Today’s blogpost is by Leadership and Management Director, Emma Mitchell, a People Development professional with 2 decades plus experience of training and coaching business professionals from many sectors. Her focus is developing people and maximising their potential for leadership through coaching and training facilitation.
As is becoming a tradition at 10Eighty we offer a light-hearted look at workplace culture in our ‘Tremendous Thursday’ posts.
This post springboards from our Team building with pizza post earlier in the year, the title influenced by Amazon head honcho Jeff Bezos’ 2-Pizza Rule – ‘Never have a meeting where 2 pizzas can’t feed everyone.’
At 10Eighty we also think a ‘making up the numbers’ approach, or ‘meat in the room’ as it was infamously referred to in Armando Iannucci’s ‘In The Loop’, adopted at any meeting can lead to overlong meetings and/or underutilised attendees.
A 6-page study hall?
Although the 2 Pizza Rule seems imminently sensible, Mr Bezos has recently arrived at some new meetings rules which include a ban on the dreaded PowerPoint presentation. Great idea. But its replacement is a 6-page structured memo with real sentences, no bullet points please.
For the first 30 mins of the meeting, everyone must read through this ‘proper English’ memorandum in silence. Bezos refers to this as a ‘study hall’ but admits that the quality of memos can vary from angelic clarity to hellish complexity.
Although we’ve been having meetings at work since Year Dot, the perfect meeting continues to evade us. Here are a few alternatives that are making the rounds, which we don’t necessarily endorse:
Get a little mindful
The popularly of mindfulness has resulted in organisations asking people to reflect for a few minutes on their decisions and find out what their feelings are telling them. Evidence suggests this can help to reduce anxiety and increase focus.
However, when the Department of Health started a mindfulness programme it uncovered serious problems with restructuring and overwork and created longer meetings and working days. Next.
Take a long lunch
The death of the lunch break and the increase in eating ‘al desko’ in the UK has had a serious impact on the work environment. Research by Humanize suggests that companies that lunch together and sit in large groups, stay together as it helps to build strong social bonds. Plus, we all enjoy a good lunch, don’t we?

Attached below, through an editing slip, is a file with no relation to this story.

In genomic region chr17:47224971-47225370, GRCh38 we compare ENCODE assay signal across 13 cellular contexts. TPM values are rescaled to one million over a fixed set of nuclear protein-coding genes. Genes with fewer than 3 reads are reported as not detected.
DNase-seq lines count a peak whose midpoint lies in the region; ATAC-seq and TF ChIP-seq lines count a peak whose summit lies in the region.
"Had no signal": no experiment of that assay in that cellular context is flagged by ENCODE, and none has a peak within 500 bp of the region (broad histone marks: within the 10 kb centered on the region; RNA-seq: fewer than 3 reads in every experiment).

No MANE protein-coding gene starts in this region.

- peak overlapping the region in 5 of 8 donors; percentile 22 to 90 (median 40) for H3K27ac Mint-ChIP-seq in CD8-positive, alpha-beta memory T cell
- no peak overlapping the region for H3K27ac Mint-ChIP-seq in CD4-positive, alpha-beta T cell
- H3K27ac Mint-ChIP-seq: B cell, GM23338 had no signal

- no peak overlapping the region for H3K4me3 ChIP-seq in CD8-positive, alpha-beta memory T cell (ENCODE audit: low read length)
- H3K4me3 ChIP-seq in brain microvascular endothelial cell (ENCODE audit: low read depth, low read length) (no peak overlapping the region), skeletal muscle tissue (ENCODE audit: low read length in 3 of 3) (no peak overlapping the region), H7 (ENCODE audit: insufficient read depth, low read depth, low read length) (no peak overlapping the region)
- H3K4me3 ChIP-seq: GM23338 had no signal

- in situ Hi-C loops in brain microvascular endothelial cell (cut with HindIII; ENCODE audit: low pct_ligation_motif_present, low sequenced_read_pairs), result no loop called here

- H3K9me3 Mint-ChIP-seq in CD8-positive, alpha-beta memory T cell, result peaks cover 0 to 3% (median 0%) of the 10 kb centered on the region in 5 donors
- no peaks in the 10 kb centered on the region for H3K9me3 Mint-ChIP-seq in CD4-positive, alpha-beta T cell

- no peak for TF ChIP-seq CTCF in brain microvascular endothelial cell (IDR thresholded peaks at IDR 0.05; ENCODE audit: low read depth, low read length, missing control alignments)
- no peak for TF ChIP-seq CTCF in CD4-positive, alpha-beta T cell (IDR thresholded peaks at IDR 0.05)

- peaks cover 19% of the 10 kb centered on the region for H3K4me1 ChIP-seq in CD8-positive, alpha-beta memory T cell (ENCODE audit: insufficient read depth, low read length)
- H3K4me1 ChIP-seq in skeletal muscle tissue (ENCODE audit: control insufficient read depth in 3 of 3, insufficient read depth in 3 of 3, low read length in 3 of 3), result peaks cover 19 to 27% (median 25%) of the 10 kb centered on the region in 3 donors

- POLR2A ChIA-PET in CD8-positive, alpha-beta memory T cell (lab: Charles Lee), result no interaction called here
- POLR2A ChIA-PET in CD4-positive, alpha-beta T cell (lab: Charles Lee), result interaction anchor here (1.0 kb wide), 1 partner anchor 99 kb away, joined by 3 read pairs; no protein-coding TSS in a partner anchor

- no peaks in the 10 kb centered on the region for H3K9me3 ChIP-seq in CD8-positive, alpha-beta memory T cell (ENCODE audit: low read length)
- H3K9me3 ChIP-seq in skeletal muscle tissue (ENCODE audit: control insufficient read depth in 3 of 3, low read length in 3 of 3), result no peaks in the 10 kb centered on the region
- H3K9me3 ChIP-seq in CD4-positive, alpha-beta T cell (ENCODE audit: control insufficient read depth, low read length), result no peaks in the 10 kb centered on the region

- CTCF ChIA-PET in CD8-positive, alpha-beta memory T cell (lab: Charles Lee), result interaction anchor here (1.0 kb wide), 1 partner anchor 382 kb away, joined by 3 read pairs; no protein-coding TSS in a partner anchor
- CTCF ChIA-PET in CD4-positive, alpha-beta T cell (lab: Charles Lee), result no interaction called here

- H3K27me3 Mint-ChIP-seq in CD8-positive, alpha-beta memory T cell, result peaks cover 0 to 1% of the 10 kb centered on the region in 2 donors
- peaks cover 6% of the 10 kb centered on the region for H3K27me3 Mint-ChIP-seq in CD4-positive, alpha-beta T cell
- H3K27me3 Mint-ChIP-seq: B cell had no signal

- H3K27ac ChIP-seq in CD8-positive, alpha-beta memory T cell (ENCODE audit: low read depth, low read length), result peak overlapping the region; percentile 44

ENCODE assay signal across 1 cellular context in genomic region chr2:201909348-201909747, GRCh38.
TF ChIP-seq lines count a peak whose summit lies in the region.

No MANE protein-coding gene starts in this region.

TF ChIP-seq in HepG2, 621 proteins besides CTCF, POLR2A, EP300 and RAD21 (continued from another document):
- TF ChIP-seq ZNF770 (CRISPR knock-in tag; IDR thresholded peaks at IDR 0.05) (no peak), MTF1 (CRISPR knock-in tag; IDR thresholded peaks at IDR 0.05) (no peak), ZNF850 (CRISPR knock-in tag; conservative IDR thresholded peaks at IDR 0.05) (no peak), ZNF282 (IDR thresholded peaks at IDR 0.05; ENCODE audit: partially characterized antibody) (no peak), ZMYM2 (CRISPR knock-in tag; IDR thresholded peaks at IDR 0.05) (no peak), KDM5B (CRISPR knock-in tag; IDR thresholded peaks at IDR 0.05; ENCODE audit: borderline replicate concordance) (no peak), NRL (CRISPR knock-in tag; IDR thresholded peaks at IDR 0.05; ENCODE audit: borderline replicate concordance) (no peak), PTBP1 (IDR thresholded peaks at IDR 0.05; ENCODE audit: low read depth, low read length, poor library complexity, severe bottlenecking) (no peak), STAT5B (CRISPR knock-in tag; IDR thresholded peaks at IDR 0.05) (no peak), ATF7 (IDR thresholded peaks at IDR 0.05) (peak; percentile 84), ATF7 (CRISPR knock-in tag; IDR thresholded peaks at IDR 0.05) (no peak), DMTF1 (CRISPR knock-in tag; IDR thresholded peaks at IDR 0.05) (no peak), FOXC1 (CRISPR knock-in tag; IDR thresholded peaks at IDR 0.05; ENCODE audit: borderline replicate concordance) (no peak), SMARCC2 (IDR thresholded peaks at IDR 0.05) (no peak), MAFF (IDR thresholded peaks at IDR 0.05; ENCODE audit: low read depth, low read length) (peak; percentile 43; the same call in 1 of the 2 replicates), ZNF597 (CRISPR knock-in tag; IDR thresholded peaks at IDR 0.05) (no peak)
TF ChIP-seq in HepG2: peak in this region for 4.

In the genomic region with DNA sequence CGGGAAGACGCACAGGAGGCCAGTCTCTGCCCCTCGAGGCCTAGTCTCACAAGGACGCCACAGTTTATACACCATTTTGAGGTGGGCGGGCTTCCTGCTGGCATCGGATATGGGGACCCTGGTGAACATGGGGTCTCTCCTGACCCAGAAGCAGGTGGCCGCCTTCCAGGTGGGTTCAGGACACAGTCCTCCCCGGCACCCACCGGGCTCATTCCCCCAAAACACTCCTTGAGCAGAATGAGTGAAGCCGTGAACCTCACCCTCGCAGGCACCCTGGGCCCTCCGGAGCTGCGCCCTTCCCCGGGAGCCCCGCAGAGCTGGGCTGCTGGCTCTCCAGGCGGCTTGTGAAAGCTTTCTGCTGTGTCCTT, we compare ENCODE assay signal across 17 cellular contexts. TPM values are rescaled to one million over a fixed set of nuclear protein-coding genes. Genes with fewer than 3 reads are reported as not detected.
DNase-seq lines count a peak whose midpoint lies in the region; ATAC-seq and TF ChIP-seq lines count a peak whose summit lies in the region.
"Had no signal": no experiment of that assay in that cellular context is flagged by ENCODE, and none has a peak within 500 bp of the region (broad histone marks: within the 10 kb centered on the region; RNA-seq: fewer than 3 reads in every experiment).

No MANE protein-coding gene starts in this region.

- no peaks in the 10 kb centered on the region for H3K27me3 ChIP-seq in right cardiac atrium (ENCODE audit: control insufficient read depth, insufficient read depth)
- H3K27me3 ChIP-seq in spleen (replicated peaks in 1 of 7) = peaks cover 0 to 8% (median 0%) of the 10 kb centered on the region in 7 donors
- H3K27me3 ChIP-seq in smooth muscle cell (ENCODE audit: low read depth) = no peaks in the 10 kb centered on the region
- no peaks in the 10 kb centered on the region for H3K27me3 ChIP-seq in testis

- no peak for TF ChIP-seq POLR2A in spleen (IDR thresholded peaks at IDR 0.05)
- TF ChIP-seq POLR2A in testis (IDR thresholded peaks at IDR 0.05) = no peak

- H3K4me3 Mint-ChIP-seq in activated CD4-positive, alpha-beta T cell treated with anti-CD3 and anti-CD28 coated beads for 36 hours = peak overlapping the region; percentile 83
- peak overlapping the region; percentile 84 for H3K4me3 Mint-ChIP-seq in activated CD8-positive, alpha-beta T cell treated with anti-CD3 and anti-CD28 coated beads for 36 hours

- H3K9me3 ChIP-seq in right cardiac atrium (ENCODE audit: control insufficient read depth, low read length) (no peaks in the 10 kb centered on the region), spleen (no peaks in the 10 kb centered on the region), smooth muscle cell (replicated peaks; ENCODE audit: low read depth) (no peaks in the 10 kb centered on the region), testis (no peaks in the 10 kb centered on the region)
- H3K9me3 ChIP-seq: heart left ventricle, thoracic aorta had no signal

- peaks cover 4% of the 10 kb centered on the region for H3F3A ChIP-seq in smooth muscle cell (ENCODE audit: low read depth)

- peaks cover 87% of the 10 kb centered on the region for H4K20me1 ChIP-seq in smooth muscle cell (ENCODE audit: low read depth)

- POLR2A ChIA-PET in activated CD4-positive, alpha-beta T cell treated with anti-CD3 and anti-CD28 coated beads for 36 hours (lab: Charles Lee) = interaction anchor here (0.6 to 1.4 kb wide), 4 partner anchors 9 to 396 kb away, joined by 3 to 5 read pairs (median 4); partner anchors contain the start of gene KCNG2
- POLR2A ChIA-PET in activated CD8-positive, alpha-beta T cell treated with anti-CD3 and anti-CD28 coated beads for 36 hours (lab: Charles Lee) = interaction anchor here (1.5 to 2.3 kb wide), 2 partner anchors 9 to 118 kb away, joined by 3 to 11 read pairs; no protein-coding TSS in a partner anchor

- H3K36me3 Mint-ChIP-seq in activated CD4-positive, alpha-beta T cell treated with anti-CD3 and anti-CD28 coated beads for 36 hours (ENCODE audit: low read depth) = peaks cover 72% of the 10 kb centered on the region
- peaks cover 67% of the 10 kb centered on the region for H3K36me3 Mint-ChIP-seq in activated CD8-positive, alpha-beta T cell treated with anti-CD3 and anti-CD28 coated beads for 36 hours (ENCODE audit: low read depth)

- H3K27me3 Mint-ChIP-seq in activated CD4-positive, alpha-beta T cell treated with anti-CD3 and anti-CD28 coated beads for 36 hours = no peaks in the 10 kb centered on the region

Shut it down
PayPal executive David Sacks used to burst into meetings and ask: ‘What is this meeting about?’ If it wasn’t any good he would close the meeting down there and then.
Although it is a radical approach if everyone had to explain the purpose of their meeting maybe we would have less wasteful meetings giving people more time at their desk to have productive thoughts and do productive work.
Cost it up
You could use the Harvard Business Review’s business meeting cost calculator to find out how much your meeting costs. This would help any meeting organiser to work it if it was worth inviting ALL those people or any at all.
Walk the talk
There’s been a trend in meetings to involve stunts like holding a plank (yes, really) doing sit-ups or getting participants to pay a fine if they overrun an arbitrary time limit.
We say keep it simple, maybe try a standing meeting or walking and talking, the latter a technique favoured by Barack Obama and Mark Zuckerberg. Meetings can assist creative thinking so don’t rule them out completely, try to keep them short and productive.
Ditch the devices
Getting meeting attendees to leave their devices at the door is becoming a more popular meetings policy. Our smartphone, tablets and laptops can stifle concentration and laptops in particular present a physical barrier that doesn’t allow for open meetings.
Take a hard line
You may not want to follow billionaire boss Elon Musk’s lead. He has been known to walk out of meetings if he feels he is not adding value. Rather than taking a Musk-ish hard line you could suggest, before a meeting takes place, that your time would be better spent in a quiet space creating something of value.
Do you have a meetings rule?
Do you have your own rules for ensuring your meeting goes swimmingly or is very productive? We would love to hear from you – either post at the end of this article, Tweet us @10EightyCareers or leave a comment on our Facebook page.